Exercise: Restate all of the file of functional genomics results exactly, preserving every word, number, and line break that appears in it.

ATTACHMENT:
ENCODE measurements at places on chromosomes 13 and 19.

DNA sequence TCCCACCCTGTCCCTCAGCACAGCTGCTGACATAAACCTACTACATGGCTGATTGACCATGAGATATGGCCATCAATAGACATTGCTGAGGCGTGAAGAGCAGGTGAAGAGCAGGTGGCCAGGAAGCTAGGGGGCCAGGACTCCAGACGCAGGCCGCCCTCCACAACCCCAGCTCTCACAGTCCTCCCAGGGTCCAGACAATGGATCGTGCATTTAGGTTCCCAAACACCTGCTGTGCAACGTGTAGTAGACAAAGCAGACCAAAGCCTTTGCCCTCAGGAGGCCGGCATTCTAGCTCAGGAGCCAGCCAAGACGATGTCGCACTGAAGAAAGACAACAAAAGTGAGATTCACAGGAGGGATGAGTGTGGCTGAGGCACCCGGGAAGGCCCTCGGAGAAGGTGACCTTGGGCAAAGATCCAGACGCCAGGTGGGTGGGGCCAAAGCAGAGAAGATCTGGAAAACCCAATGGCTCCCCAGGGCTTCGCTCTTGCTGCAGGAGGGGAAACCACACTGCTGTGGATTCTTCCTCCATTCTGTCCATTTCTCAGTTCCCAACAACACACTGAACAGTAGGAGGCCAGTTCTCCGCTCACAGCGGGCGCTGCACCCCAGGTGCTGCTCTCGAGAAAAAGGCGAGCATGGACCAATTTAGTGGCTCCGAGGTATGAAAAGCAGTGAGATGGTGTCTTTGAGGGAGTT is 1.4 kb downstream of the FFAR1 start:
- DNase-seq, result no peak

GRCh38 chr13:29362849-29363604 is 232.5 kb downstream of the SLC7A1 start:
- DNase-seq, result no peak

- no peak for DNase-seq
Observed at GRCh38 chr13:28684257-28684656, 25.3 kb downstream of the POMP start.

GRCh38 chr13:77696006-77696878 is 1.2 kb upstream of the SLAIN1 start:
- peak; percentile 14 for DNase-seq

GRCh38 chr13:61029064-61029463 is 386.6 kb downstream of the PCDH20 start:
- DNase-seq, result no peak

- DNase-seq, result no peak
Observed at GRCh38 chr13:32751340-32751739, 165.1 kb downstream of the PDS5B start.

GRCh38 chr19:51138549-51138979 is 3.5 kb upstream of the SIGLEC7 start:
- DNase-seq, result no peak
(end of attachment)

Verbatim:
ENCODE measurements at places on chromosomes 13 and 19.

DNA sequence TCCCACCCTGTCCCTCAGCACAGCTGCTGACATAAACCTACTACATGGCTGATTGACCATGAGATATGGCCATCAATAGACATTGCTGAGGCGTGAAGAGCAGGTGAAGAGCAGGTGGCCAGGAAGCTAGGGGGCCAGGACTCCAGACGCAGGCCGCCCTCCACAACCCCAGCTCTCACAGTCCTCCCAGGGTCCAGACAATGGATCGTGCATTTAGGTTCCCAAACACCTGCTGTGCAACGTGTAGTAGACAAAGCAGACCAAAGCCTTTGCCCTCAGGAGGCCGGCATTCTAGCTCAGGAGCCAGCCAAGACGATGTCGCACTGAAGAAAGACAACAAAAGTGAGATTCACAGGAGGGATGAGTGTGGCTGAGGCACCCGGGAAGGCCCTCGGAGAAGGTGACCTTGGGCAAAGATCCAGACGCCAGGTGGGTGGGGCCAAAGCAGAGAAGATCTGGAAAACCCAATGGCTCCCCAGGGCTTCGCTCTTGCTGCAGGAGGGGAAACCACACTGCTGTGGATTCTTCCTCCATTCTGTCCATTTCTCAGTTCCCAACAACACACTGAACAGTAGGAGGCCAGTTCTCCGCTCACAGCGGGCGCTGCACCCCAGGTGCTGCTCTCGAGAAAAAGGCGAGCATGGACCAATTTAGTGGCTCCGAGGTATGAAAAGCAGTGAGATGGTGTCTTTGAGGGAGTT is 1.4 kb downstream of the FFAR1 start:
- DNase-seq, result no peak

GRCh38 chr13:29362849-29363604 is 232.5 kb downstream of the SLC7A1 start:
- DNase-seq, result no peak

- no peak for DNase-seq
Observed at GRCh38 chr13:28684257-28684656, 25.3 kb downstream of the POMP start.

GRCh38 chr13:77696006-77696878 is 1.2 kb upstream of the SLAIN1 start:
- peak; percentile 14 for DNase-seq

GRCh38 chr13:61029064-61029463 is 386.6 kb downstream of the PCDH20 start:
- DNase-seq, result no peak

- DNase-seq, result no peak
Observed at GRCh38 chr13:32751340-32751739, 165.1 kb downstream of the PDS5B start.

GRCh38 chr19:51138549-51138979 is 3.5 kb upstream of the SIGLEC7 start:
- DNase-seq, result no peak